"Exuberant or Uncanny? Femininity at Crossroads in Yonebayashi Hiromasa's Animation Movies"
Presented By: Maria Grajdian (Hiroshima University Graduate School of Integrated Arts and Sciences)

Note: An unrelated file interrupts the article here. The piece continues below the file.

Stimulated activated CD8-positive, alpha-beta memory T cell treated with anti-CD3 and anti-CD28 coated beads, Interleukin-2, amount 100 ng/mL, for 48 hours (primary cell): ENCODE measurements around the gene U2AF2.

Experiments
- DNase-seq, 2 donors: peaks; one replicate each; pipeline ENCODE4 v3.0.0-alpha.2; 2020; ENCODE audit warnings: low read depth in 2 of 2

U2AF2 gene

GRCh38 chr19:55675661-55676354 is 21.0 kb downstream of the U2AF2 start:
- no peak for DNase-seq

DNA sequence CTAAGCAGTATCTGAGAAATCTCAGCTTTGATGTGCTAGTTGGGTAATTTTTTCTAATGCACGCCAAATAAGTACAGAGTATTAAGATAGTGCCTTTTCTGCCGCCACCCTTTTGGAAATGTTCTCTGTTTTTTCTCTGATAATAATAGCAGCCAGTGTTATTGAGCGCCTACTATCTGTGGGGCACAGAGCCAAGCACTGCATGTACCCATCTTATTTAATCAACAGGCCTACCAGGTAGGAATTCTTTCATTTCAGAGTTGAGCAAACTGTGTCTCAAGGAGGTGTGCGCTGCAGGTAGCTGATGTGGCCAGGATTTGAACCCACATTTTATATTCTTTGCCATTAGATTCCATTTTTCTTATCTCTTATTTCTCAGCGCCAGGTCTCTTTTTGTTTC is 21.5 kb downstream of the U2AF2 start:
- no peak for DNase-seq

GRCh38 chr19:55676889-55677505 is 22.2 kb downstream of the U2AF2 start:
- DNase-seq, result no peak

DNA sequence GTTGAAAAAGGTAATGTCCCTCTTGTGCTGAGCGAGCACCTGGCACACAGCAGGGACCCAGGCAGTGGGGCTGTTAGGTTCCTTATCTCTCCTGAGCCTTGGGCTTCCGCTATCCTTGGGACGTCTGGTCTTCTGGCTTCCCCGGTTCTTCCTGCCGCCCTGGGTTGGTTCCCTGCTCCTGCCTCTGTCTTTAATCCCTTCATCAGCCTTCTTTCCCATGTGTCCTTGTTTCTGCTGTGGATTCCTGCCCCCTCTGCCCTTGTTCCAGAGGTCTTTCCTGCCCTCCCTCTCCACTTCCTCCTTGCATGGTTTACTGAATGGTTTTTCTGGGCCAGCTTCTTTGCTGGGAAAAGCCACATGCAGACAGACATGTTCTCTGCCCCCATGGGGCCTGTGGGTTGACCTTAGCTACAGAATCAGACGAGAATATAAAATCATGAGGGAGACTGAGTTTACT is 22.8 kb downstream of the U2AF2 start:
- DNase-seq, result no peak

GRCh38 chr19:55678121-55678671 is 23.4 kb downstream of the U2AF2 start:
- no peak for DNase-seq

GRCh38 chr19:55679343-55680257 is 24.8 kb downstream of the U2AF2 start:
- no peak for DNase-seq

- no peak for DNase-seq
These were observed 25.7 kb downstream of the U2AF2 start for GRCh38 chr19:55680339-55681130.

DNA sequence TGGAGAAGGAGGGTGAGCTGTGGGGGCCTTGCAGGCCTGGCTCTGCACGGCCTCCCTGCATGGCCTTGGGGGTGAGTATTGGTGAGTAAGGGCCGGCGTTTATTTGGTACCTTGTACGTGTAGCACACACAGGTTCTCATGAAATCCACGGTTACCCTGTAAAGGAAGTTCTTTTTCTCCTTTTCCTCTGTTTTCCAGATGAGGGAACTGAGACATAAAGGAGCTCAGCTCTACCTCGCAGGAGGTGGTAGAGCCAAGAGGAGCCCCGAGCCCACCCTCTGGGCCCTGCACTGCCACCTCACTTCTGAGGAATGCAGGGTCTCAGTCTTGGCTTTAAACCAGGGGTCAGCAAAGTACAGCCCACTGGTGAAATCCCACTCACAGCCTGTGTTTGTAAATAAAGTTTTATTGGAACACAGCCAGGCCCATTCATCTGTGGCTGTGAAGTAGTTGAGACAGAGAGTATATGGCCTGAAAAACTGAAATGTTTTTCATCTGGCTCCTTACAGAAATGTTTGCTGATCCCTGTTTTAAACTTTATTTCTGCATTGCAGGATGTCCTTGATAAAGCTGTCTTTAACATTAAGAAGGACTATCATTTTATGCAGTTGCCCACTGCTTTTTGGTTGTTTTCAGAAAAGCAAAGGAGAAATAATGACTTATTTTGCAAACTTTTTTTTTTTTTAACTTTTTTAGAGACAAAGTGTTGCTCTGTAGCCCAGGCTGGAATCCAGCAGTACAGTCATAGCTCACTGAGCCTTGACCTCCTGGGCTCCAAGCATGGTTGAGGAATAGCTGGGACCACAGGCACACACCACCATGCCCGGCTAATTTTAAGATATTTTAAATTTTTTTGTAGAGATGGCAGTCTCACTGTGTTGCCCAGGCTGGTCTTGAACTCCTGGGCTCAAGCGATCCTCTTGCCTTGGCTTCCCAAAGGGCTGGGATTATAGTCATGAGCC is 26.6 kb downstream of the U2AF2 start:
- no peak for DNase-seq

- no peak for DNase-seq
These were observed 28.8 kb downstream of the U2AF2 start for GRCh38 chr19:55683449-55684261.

This presentation critically scrutinizes the three animation movies released by the Japanese director Yonebayashi Hiromasa (born 1973): The Secret World of Arrietty (Kari-gurashi no Arietti, literally “The Borrowers Arrietty”, 2010), When Marnie Was There (Omoide no Mânî, literally “Memories of Marnie”, 2014) and Mary and The Witch’s Flower (Meari to majo no hana, 2017). Either in fantasy movies, such as the first and the third productions, or in drama form, such in the second work, Yonebayashi Hiromasa generously explores alternative dimensions of femininity, emerged in relation to the postwar version of shôjo: the dwarf living in the hidden, invisible spaces of the human habitat, the protective grandmother from the netherworld who encourages her granddaughter and takes over the responsibility of a broken family, the prepubescent girl who incidentally receives magical powers for a limited amount of time. While the first two movies have been released by Studio Ghibli and, accordingly, continue its quest for the expansion of the animated medium beyond its plain entertainment function, the third movie was produced by Studio Ponoc (which was founded by former Studio Ghibli lead producer Nishimura Yoshiaki in April 2015) as its first feature work: correspondingly, it distances itself from the previous two animated movies with their rather heavy existential questions and searches for lighter tones in describing the process of growing-up. Based on ethnographic analysis and hermeneutic interpretation, the current presentation strives for a cross-cultural embedding of these animation movies in the larger context of cultural history, both due to the fact that they are all based on British children’s novels with their fantasy worlds as backgrounds for complex journeys of initiation, and as powerful Bildungsromane (novels of formation) transcending Japan’s infamous culture of mindless consumerism.